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## 21.9 Preparing for TeX

TeX needs to know where to find the ‘texinfo.tex’ file that the ‘\input texinfo’ command on the first line reads. The ‘texinfo.tex’ file tells TeX how to handle @-commands; it is included in all standard GNU distributions. The latest version is always available from the Texinfo source repository:

```http://savannah.gnu.org/cgi-bin/viewcvs/texinfo/texinfo/doc/texinfo.tex?rev=HEAD
```

Usually, the installer has put the ‘texinfo.tex’ file in the default directory that contains TeX macros when GNU Texinfo, Emacs or other GNU software is installed. In this case, TeX will find the file and you do not need to do anything special. If this has not been done, you can put ‘texinfo.tex’ in the current directory when you run TeX, and TeX will find it there.

Also, you should install ‘epsf.tex’, if it is not already installed from another distribution. More details are at the end of the description of the `@image` command (see section Inserting Images).

To be able to use quotation marks other than those used in English you’ll need to install European Computer Modern fonts and optionally CM-Super fonts, unless they are already installed (see section Inserting Quotation Marks).

If you intend to use the `@euro` command, you should install the Euro font, if it is not already installed. See section `@euro` (€): Euro Currency Symbol.

Optionally, you may create a file ‘texinfo.cnf’ for site configuration. This file is read by TeX when the `@setfilename` command is executed (see section `@setfilename`: Set the Output File Name). You can put any commands you like there, according to local site-wide conventions. They will be read by TeX when processing any Texinfo document. For example, if ‘texinfo.cnf’ contains the line ‘@afourpaper’ (see section Printing on A4 Paper), then all Texinfo documents will be processed with that page size in effect. If you have nothing to put in ‘texinfo.cnf’, you do not need to create it.

If neither of the above locations for these system files suffice for you, you can specify the directories explicitly. For ‘texinfo.tex’, you can do this by writing the complete path for the file after the `\input` command. Another way, that works for both ‘texinfo.tex’ and ‘texinfo.cnf’ (and any other file TeX might read), is to set the `TEXINPUTS` environment variable in your ‘.profile’ or ‘.cshrc’ file.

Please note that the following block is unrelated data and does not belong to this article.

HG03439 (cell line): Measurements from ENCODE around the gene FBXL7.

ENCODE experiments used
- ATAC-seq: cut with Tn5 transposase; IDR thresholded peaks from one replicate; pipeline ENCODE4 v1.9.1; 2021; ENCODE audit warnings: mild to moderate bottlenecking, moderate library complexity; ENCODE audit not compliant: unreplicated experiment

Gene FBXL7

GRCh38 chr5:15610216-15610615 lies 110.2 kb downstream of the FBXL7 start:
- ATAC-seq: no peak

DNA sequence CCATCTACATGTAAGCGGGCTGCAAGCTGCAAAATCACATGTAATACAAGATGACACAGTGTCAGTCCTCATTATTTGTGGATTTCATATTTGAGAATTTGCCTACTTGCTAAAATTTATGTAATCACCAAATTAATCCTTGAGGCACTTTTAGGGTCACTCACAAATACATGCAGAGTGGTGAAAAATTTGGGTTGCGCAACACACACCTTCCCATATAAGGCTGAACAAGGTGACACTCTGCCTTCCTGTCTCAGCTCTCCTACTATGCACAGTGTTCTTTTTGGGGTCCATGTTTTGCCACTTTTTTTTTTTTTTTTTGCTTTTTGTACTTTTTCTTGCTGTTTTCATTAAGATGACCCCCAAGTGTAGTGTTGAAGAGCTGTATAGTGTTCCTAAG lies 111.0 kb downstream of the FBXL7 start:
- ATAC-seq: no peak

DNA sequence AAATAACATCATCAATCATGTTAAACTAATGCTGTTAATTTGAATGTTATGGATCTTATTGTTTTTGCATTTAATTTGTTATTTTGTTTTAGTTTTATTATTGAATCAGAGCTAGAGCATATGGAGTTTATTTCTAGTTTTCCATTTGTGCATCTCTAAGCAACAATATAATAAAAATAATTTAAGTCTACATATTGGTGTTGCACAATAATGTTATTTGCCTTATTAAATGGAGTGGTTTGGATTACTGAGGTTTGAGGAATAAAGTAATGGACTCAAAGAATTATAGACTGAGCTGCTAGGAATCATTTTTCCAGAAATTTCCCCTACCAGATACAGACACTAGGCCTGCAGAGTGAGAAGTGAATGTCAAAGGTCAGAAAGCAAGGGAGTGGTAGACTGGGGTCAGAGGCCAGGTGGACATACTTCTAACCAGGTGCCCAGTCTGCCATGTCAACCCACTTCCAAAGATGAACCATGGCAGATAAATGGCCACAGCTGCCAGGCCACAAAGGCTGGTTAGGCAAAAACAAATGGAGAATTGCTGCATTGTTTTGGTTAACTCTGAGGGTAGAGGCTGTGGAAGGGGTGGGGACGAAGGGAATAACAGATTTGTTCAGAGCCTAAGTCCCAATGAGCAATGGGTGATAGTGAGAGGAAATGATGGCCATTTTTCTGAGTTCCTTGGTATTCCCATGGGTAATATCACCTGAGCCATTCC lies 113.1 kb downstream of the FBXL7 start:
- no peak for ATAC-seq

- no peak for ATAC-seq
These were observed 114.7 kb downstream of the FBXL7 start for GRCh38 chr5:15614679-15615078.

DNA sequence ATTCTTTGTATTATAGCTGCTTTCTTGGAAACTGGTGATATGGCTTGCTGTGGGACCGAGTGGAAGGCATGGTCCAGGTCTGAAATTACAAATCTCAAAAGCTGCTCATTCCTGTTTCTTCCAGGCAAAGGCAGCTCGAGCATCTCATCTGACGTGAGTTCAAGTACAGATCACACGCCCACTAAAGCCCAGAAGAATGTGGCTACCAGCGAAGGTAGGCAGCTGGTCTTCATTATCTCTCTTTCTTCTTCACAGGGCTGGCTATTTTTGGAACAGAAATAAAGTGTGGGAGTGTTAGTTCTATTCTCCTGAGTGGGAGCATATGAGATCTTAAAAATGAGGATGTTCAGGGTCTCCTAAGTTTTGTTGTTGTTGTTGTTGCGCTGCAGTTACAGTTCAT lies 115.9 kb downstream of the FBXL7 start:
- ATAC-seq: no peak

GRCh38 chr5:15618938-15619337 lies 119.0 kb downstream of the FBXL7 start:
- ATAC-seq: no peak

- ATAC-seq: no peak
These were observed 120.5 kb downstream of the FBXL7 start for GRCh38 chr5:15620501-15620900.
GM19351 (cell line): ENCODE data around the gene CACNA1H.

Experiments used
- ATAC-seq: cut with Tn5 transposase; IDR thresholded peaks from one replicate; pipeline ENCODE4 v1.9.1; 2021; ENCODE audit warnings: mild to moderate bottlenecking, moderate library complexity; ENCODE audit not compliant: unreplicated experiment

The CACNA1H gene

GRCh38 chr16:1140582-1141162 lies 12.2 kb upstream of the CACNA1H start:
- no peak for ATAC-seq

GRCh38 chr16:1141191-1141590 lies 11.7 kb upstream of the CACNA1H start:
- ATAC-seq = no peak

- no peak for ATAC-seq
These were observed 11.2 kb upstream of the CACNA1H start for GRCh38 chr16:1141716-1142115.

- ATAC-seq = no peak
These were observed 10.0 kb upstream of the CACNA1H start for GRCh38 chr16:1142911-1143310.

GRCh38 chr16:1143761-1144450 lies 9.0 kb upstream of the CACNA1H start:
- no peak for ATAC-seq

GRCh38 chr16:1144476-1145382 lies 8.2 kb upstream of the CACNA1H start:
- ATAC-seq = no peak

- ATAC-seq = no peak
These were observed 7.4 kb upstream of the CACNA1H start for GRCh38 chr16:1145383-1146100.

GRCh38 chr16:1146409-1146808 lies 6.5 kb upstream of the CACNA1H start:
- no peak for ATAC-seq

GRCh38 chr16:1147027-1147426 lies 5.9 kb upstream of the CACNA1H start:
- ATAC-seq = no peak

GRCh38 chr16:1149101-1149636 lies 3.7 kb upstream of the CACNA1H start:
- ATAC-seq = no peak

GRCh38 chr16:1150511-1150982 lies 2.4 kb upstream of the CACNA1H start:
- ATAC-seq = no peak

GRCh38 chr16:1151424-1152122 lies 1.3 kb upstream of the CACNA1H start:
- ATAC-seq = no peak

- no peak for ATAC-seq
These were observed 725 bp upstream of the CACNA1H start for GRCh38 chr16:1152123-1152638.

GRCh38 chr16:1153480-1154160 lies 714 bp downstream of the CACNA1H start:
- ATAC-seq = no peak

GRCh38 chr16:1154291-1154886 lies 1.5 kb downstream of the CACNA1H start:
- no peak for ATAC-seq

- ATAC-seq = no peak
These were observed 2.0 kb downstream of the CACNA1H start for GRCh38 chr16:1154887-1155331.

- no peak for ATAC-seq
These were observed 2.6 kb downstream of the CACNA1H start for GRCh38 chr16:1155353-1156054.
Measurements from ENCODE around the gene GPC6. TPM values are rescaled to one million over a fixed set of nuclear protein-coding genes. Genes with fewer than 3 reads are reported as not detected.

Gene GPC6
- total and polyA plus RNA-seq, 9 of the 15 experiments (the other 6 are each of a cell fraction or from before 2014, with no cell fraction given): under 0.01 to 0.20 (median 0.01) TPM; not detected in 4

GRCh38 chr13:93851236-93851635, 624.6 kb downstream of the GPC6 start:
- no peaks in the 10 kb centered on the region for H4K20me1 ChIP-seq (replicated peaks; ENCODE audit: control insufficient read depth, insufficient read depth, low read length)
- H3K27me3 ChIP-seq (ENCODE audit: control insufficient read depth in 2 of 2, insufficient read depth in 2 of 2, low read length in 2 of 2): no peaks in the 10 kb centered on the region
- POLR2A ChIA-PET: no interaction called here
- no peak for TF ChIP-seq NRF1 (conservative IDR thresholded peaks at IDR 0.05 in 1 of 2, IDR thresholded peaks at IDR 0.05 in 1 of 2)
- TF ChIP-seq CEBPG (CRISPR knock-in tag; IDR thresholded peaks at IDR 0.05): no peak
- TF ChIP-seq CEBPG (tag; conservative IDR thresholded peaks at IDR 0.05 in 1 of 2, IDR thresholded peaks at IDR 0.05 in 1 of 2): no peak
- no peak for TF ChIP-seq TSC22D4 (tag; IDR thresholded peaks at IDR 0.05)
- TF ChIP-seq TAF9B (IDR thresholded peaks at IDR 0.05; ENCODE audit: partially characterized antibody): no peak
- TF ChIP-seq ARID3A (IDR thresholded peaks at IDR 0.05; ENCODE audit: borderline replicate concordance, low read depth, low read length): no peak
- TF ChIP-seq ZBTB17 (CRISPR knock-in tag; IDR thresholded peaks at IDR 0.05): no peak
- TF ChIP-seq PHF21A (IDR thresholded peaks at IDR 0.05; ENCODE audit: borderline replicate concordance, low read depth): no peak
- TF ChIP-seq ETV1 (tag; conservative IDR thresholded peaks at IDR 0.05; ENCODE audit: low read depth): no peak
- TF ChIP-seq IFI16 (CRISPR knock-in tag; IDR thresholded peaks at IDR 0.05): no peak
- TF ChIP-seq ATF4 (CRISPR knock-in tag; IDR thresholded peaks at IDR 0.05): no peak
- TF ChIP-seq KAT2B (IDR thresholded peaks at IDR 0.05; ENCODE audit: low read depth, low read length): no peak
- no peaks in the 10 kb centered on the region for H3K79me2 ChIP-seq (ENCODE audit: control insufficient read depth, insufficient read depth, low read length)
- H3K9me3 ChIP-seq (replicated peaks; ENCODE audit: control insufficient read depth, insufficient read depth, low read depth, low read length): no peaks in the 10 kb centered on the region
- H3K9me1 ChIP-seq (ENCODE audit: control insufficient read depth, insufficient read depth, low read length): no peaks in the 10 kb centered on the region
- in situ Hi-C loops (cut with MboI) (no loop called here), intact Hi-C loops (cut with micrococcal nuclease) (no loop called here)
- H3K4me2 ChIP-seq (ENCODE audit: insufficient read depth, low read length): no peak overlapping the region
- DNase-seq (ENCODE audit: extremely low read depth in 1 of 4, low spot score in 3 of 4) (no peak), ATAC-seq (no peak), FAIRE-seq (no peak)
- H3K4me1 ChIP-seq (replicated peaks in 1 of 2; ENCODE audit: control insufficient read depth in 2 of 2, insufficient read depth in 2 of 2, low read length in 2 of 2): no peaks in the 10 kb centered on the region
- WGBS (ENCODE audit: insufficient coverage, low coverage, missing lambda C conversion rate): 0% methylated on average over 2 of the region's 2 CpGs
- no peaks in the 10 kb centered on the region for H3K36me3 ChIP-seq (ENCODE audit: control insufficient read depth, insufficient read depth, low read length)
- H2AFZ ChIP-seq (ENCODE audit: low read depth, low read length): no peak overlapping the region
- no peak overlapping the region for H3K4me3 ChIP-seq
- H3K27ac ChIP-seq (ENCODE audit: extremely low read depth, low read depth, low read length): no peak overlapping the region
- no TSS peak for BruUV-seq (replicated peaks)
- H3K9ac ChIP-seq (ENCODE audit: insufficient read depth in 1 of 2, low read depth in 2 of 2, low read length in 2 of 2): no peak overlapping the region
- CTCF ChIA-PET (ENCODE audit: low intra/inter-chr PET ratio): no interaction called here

Whether you use ‘.profile’ or ‘.cshrc’ depends on whether you use a Bourne shell-compatible (`sh`, `bash`, `ksh`, …) or C shell-compatible (`csh`, `tcsh`) command interpreter, respeictvely.

In a ‘.profile’ file, you could use the following `sh` command sequence:

```TEXINPUTS=.:/home/me/mylib:
export TEXINPUTS
```

While in a ‘.cshrc’ file, you could use the following `csh` command sequence:

```setenv TEXINPUTS .:/home/me/mylib:
```

On MS-DOS/MS-Windows, you would say it like this(6):

```set TEXINPUTS=.;d:/home/me/mylib;c:
```

It is customary for DOS/Windows users to put such commands in the ‘autoexec.bat’ file, or in the Windows registry.

These settings would cause TeX to look for ‘\input’ file first in the current directory, indicated by the ‘.’, then in a hypothetical user ‘me’’s ‘mylib’ directory, and finally in the system directories. (A leading, trailing, or doubled ‘:’ indicates searching the system directories at that point.)

Finally, you may wish to dump a ‘.fmt’ file (see Memory dumps in Web2C) so that TeX can load Texinfo faster. (The disadvantage is that then updating ‘texinfo.tex’ requires redumping.) You can do this by running this command, assuming ‘epsf.tex’ is findable by TeX:

```initex texinfo @dump
```

(`dump` is a TeX primitive.) Then, move ‘texinfo.fmt’ to wherever your `.fmt` files are found; typically, this will be in the subdirectory ‘web2c’ of your TeX installation.

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